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Nerve Conduction Velocity in the Assessment of Hypertension

Reuven J. Viskoper, MD; Joshua Chaco, MD; Alexander Aviram, MD
Arch Intern Med. 1971;128(4):574-575. doi:10.1001/archinte.1971.00310220082009.
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Motor nerve conduction velocity was measured in 52 hypertensive and 10 control subjects. Reduction of nerve conduction velocity paralleled elevation of blood pressure and retinal changes. No correlation was found between nerve conduction velocity and the duration of hypertension. Nerve conduction velocity can provide us with an objective measurable index of the severity of hypertension.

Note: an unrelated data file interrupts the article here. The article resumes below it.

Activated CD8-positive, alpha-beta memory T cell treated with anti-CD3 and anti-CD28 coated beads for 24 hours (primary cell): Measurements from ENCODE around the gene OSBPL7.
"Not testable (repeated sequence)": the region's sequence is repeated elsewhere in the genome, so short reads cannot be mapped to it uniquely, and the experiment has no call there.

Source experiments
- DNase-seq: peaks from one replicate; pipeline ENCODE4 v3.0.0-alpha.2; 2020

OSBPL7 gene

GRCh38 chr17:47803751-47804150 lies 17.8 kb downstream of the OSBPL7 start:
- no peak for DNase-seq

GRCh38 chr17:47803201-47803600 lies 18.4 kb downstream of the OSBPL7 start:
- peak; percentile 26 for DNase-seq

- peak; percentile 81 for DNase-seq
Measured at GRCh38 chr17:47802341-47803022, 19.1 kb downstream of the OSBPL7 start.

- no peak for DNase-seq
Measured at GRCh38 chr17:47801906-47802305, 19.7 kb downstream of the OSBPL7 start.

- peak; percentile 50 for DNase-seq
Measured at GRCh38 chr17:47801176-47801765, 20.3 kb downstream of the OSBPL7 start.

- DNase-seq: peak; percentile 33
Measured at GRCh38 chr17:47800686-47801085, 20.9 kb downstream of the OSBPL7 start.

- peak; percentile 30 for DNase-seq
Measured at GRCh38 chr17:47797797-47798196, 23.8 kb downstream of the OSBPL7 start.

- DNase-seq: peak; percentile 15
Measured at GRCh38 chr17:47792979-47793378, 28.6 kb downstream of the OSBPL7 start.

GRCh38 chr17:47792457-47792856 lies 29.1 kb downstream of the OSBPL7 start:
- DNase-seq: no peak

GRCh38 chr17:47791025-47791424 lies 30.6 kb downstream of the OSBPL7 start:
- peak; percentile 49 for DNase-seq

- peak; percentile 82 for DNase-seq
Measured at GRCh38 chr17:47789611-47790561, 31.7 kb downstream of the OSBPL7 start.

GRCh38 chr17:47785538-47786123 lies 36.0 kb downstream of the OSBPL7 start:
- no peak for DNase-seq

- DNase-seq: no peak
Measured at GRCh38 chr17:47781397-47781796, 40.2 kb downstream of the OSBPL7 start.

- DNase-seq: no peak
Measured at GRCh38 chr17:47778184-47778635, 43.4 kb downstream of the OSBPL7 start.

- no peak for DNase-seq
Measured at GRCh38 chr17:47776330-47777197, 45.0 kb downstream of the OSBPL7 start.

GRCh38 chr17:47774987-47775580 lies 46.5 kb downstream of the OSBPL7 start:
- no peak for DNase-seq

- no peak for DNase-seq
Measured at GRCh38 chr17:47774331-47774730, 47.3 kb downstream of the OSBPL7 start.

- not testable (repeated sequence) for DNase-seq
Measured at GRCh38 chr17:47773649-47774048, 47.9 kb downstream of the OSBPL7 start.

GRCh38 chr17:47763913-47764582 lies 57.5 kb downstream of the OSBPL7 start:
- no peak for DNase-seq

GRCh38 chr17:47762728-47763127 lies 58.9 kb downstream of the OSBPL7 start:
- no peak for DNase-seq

Peripheral neuropathy may accompany a number of diseases of varying etiology. It is noted frequently in diabetes mellitus, uremia, and malignant tumors. Measurements of motor nerve conduction velocities in these conditions revealed that a functional conduction defect may precede the overt clinical manifestations of peripheral neuropathy.1 Reduced motor nerve conduction velocity is therefore an early indicator of subclinical nerve involvement. The exact nature and pathogenesis of the neural lesions is unknown. There is, however, some evidence, derived mainly from studies in diabetes, which suggests that degenerative vascular changes in the vasa nervorum may be


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